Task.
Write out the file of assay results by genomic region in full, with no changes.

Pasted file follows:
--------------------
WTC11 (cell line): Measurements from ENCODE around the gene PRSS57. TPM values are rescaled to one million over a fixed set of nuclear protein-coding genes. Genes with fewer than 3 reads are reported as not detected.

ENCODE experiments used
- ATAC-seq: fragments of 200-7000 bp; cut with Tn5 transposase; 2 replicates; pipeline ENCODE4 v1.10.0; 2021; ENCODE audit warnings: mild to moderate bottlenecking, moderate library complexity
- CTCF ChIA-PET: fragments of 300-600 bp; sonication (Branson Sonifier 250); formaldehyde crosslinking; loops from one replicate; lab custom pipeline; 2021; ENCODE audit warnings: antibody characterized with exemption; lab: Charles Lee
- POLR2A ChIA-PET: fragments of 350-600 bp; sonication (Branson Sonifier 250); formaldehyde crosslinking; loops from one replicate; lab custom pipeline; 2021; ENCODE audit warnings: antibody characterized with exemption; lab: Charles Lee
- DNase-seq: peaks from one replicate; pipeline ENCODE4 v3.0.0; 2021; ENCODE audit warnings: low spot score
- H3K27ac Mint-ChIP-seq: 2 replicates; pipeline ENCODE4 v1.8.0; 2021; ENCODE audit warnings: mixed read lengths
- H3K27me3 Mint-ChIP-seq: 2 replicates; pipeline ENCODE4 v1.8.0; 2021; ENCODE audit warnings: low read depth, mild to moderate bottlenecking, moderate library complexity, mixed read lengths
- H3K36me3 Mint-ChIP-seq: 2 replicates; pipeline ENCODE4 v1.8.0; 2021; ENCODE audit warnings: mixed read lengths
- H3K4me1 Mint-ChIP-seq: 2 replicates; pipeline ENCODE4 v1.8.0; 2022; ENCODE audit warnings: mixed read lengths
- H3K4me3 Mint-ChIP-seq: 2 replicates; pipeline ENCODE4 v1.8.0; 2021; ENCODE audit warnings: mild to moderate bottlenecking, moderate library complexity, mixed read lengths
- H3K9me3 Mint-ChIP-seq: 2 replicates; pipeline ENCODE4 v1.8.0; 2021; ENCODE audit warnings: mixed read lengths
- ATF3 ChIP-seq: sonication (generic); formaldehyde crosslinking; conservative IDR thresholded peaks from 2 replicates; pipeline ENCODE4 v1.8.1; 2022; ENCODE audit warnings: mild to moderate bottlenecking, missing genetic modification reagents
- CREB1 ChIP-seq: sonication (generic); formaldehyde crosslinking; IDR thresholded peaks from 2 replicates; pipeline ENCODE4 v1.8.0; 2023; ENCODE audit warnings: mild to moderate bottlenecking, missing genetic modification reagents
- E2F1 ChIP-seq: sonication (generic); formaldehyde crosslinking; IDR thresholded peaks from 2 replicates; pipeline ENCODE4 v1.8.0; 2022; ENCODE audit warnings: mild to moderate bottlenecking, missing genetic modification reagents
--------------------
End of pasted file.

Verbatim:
WTC11 (cell line): Measurements from ENCODE around the gene PRSS57. TPM values are rescaled to one million over a fixed set of nuclear protein-coding genes. Genes with fewer than 3 reads are reported as not detected.

ENCODE experiments used
- ATAC-seq: fragments of 200-7000 bp; cut with Tn5 transposase; 2 replicates; pipeline ENCODE4 v1.10.0; 2021; ENCODE audit warnings: mild to moderate bottlenecking, moderate library complexity
- CTCF ChIA-PET: fragments of 300-600 bp; sonication (Branson Sonifier 250); formaldehyde crosslinking; loops from one replicate; lab custom pipeline; 2021; ENCODE audit warnings: antibody characterized with exemption; lab: Charles Lee
- POLR2A ChIA-PET: fragments of 350-600 bp; sonication (Branson Sonifier 250); formaldehyde crosslinking; loops from one replicate; lab custom pipeline; 2021; ENCODE audit warnings: antibody characterized with exemption; lab: Charles Lee
- DNase-seq: peaks from one replicate; pipeline ENCODE4 v3.0.0; 2021; ENCODE audit warnings: low spot score
- H3K27ac Mint-ChIP-seq: 2 replicates; pipeline ENCODE4 v1.8.0; 2021; ENCODE audit warnings: mixed read lengths
- H3K27me3 Mint-ChIP-seq: 2 replicates; pipeline ENCODE4 v1.8.0; 2021; ENCODE audit warnings: low read depth, mild to moderate bottlenecking, moderate library complexity, mixed read lengths
- H3K36me3 Mint-ChIP-seq: 2 replicates; pipeline ENCODE4 v1.8.0; 2021; ENCODE audit warnings: mixed read lengths
- H3K4me1 Mint-ChIP-seq: 2 replicates; pipeline ENCODE4 v1.8.0; 2022; ENCODE audit warnings: mixed read lengths
- H3K4me3 Mint-ChIP-seq: 2 replicates; pipeline ENCODE4 v1.8.0; 2021; ENCODE audit warnings: mild to moderate bottlenecking, moderate library complexity, mixed read lengths
- H3K9me3 Mint-ChIP-seq: 2 replicates; pipeline ENCODE4 v1.8.0; 2021; ENCODE audit warnings: mixed read lengths
- ATF3 ChIP-seq: sonication (generic); formaldehyde crosslinking; conservative IDR thresholded peaks from 2 replicates; pipeline ENCODE4 v1.8.1; 2022; ENCODE audit warnings: mild to moderate bottlenecking, missing genetic modification reagents
- CREB1 ChIP-seq: sonication (generic); formaldehyde crosslinking; IDR thresholded peaks from 2 replicates; pipeline ENCODE4 v1.8.0; 2023; ENCODE audit warnings: mild to moderate bottlenecking, missing genetic modification reagents
- E2F1 ChIP-seq: sonication (generic); formaldehyde crosslinking; IDR thresholded peaks from 2 replicates; pipeline ENCODE4 v1.8.0; 2022; ENCODE audit warnings: mild to moderate bottlenecking, missing genetic modification reagents